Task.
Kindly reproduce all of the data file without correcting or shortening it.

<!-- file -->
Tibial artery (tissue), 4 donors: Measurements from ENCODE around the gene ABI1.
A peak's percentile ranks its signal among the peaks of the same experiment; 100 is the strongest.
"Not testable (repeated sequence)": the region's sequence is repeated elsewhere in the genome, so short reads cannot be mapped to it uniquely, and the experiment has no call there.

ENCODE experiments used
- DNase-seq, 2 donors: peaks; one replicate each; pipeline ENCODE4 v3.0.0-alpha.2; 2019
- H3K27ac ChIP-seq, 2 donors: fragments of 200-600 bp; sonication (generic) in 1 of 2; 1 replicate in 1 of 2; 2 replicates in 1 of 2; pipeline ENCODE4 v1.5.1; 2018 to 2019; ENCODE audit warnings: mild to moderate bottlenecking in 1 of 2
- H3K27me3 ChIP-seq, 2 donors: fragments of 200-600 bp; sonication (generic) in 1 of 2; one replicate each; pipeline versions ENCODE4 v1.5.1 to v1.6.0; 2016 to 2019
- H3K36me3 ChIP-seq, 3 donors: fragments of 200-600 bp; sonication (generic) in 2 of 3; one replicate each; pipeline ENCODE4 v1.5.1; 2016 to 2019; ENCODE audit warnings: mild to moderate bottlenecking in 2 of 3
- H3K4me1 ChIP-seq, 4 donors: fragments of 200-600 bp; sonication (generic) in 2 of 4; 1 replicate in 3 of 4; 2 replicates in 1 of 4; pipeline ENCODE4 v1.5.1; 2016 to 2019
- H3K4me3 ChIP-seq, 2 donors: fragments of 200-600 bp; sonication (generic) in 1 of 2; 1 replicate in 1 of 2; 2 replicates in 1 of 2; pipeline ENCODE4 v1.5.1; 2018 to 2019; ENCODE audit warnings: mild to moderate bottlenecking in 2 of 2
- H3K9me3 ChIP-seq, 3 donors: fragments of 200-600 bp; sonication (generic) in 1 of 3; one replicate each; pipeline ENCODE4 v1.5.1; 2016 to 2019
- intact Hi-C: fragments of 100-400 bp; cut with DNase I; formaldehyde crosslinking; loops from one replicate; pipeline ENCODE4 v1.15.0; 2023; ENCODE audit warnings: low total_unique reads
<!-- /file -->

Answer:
Tibial artery (tissue), 4 donors: Measurements from ENCODE around the gene ABI1.
A peak's percentile ranks its signal among the peaks of the same experiment; 100 is the strongest.
"Not testable (repeated sequence)": the region's sequence is repeated elsewhere in the genome, so short reads cannot be mapped to it uniquely, and the experiment has no call there.

ENCODE experiments used
- DNase-seq, 2 donors: peaks; one replicate each; pipeline ENCODE4 v3.0.0-alpha.2; 2019
- H3K27ac ChIP-seq, 2 donors: fragments of 200-600 bp; sonication (generic) in 1 of 2; 1 replicate in 1 of 2; 2 replicates in 1 of 2; pipeline ENCODE4 v1.5.1; 2018 to 2019; ENCODE audit warnings: mild to moderate bottlenecking in 1 of 2
- H3K27me3 ChIP-seq, 2 donors: fragments of 200-600 bp; sonication (generic) in 1 of 2; one replicate each; pipeline versions ENCODE4 v1.5.1 to v1.6.0; 2016 to 2019
- H3K36me3 ChIP-seq, 3 donors: fragments of 200-600 bp; sonication (generic) in 2 of 3; one replicate each; pipeline ENCODE4 v1.5.1; 2016 to 2019; ENCODE audit warnings: mild to moderate bottlenecking in 2 of 3
- H3K4me1 ChIP-seq, 4 donors: fragments of 200-600 bp; sonication (generic) in 2 of 4; 1 replicate in 3 of 4; 2 replicates in 1 of 4; pipeline ENCODE4 v1.5.1; 2016 to 2019
- H3K4me3 ChIP-seq, 2 donors: fragments of 200-600 bp; sonication (generic) in 1 of 2; 1 replicate in 1 of 2; 2 replicates in 1 of 2; pipeline ENCODE4 v1.5.1; 2018 to 2019; ENCODE audit warnings: mild to moderate bottlenecking in 2 of 2
- H3K9me3 ChIP-seq, 3 donors: fragments of 200-600 bp; sonication (generic) in 1 of 3; one replicate each; pipeline ENCODE4 v1.5.1; 2016 to 2019
- intact Hi-C: fragments of 100-400 bp; cut with DNase I; formaldehyde crosslinking; loops from one replicate; pipeline ENCODE4 v1.15.0; 2023; ENCODE audit warnings: low total_unique reads